[This is an occasional series of postings inspired by Abigail Rorer, Mimpish Squinnies: Reginald Farrer's Short Guide to Worthless Plants. Rorer's book includes prints of fourteen plants Farrer considered worthless-- an interesting hybrid of botanically accurate and...different.]
My inheritance included a reduced-print edition of the Oxford English Dictionary, which I consulted yesterday. And, surprise, surprise, Reginald Farrer did not invent either "mimp" or "squinny." Herewith portions of the definitions for both:
Mimp, sb. and a.
A. sb. A pursing up of the lips. 1820, Heiress 54, I am preparing the cast of the lips for the ensuing winter, thus...It is to be called the Paphian mimp.
B. adj. Prim, precise, affected, mim. 1798 Charlotte Smith, Nyg. Philos. I. 168 I am so teased and so lectured by the old folks that I sit mimpetty mimp before them merely for peace sake.
Mimp, v. dial.
1. trans. to purse up (one's mouth) 1720. Brit. Apollo III. No. 35 2/2 She mimp'd up her Mouth with scorn.
2. intr. 'To speak or act in an affected or mincing manner;to toy or play with one's food in an affected manner' (E. D. D.) c. 1861 Staton, Rays from Loominary 41 Peggy coom mimping up besoide him, lookin bonnily confused. 1880. Mrs. Park, Adam & Eve vi.83, I thought you'd be mimpin' and mincin' and that nothin' ud please 'ee.
Squinny, sb. ?obs. [Cf. SQUINNY a.1] (See quot. 1840). 1716. Coll. State Songs, Poems, etc. 19 Soon a pack was chose..Of Quacks and Squinnys, Rakes and Ninnys, Green and Grizzled Beaus. 1840 SPURDENS Suppl. Forby, Squinny, a contemptible fellow.
Squinny, a. Very thin or slender; lean; meagre; narrow. ..[other definitions examples skipped]  Kingsley, At Last iv. Those figures and faces, small scrofulous, squinny, and haggard, which disgrace the so-called civilization of a British City.
This cries out for an actual mimpish squinny entry. So today I give you...Anemone vernalis. (She appears to have been reclassified since Farrer wrote and is now known as Pulsatilla vernalis syn. Anemone vernalis. I'm only an amateur taxonomist and this is making me crazy.)
Pulsatilla vernalis, Seiser Alm, (26/09 13:20), [email@example.com Tinelot Wittermans]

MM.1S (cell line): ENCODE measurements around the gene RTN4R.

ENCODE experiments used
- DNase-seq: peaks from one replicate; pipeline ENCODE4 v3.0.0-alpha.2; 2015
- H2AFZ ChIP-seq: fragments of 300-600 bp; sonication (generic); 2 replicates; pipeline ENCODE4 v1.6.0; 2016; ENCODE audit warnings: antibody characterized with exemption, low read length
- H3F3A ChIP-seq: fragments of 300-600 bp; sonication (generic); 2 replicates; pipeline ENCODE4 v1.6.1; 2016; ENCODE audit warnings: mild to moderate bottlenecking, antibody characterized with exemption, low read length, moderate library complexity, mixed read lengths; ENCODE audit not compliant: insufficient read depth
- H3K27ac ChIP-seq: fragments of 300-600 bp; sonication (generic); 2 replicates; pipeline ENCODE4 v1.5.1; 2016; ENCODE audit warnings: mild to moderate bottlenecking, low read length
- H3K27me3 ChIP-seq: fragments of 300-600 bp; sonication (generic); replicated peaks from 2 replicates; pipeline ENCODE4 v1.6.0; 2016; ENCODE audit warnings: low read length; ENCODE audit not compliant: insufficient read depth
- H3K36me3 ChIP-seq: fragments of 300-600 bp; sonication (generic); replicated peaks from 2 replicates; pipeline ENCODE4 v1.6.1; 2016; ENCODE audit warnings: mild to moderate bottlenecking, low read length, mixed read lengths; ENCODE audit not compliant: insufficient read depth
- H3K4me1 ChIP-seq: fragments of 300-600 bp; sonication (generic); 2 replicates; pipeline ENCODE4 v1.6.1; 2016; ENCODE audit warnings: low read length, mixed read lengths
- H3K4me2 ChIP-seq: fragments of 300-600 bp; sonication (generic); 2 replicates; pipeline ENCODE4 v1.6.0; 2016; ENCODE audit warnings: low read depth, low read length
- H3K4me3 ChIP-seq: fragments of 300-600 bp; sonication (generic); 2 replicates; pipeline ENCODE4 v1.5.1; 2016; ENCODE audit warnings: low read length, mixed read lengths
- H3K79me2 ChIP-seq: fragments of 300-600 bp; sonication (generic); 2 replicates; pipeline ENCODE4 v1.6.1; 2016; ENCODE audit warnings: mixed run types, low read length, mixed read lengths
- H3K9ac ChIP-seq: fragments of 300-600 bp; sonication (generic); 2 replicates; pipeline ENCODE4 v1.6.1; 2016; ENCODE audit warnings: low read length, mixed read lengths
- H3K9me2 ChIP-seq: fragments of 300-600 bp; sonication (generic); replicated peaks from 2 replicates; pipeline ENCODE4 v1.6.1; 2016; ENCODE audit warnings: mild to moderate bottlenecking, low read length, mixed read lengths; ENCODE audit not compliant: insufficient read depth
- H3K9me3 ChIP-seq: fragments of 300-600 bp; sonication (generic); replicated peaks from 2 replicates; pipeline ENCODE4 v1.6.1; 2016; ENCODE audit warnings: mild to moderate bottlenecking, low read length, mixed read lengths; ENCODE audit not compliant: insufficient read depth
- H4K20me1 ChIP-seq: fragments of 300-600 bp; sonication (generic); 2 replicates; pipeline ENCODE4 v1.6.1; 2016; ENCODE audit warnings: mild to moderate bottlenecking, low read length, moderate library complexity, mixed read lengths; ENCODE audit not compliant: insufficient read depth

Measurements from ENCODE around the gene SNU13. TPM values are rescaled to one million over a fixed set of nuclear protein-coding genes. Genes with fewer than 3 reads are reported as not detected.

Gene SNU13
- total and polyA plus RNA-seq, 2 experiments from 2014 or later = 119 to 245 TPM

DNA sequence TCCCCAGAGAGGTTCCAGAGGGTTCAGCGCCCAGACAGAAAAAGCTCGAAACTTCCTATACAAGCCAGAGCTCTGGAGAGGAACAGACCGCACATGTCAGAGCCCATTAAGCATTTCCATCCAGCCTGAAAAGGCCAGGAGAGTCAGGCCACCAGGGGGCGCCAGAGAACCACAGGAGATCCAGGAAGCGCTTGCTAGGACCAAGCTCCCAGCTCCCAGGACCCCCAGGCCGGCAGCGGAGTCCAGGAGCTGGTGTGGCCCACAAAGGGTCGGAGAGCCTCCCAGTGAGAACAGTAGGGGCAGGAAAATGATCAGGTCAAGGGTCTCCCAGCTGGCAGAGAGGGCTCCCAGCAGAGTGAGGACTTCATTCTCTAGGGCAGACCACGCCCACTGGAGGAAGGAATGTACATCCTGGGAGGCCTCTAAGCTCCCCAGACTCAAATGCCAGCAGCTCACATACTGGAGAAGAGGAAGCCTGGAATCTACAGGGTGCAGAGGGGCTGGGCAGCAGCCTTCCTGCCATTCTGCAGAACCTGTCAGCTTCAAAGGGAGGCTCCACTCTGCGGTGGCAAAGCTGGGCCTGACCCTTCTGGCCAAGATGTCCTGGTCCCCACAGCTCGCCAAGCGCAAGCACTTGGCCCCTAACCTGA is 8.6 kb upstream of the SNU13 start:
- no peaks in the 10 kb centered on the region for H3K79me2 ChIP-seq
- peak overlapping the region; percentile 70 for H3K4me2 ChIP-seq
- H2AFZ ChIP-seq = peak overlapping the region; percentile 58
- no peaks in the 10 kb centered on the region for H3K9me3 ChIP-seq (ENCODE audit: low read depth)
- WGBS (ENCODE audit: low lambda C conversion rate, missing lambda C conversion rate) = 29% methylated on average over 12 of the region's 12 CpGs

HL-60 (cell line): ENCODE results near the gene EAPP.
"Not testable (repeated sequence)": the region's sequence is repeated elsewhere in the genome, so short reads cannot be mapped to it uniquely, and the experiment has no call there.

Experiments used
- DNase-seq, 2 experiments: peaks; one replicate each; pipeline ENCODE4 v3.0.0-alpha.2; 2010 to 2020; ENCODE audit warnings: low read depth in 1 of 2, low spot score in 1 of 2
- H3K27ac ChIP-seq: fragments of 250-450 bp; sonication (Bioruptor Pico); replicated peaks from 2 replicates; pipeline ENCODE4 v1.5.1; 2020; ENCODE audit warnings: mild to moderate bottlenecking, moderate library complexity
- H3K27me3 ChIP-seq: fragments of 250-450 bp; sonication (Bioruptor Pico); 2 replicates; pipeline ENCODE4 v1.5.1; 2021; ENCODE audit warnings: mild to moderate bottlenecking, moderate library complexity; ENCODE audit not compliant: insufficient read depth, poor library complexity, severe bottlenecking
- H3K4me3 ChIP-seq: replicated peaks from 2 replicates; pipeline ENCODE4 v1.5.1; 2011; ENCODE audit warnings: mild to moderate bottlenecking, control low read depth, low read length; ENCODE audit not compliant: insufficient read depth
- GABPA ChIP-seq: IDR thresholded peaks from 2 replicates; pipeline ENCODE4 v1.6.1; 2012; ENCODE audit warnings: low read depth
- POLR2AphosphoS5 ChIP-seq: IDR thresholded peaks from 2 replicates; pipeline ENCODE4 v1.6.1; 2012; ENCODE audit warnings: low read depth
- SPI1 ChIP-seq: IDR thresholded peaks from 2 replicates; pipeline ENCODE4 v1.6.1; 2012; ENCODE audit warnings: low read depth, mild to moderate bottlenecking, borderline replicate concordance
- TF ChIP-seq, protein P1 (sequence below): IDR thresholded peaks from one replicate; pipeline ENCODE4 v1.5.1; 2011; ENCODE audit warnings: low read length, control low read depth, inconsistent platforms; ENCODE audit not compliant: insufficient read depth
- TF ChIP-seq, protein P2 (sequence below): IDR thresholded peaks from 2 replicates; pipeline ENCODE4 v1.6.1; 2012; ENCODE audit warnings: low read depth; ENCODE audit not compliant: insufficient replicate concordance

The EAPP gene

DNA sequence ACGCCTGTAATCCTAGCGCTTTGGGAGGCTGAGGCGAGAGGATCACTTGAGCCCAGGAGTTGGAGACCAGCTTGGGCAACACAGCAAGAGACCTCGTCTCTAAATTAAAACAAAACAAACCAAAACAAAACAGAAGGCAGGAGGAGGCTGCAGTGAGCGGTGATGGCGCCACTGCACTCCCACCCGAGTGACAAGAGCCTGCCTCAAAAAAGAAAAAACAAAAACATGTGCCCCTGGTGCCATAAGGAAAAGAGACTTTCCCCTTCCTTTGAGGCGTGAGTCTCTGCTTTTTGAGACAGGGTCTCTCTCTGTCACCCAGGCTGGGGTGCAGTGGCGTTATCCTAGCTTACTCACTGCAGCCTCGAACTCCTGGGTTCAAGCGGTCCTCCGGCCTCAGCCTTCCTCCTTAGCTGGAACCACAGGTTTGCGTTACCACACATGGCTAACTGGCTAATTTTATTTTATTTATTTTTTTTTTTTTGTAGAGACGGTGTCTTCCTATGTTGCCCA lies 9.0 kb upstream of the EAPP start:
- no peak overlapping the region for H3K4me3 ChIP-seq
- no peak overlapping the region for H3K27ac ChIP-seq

Retrieved from Wikimedia Commons 4/21/2016 https://commons.wikimedia.org/wiki/
Farrer has several complimentary things to say about the plant, which indeed does not appear the least bit mimpish here, then qualifies it all with this passage:
At the same time truth must be told ; in lower stations, and in later stages, the stem is longer, and the blossom looks correspondingly smaller ; worst of all, the Lady of the Snow clings so desperately to her departing beauties that she will not let them go, nor confess to growing old. The blossom fades but never falls, the pearly skin turns into a withered hag's, till in the end that once peerless loveliness takes a blowzy and disreputable look, like some raddled and unreverend dowager in a chestnut wig ; while all the while her cousin Alpina, more wise, is advancing honestly into the full beauty of old age, and reaping the reward of its honourable silver heads.
And here is another, looking rather more mimpish:
Retrieved from Wikimedia Commons 4/21/2016
It is this passage that Abigail Rorer has chosen to illustrate in Mimpish Squinnies. I took the photo below with my own fair hands, so I think it's okay to include it. That's the elderly anemone on the left. You can see all of Rorer's images here: http://www.theloneoakpress.com/prints/
Full entry, the laudatory and the less so, here. I have broken Farrer's monolithic paragraph into three in keeping with our modern sensibilities.
( whole lotta A vernalis lore -- the full The English Rock Garden entry -- behind this cut tag )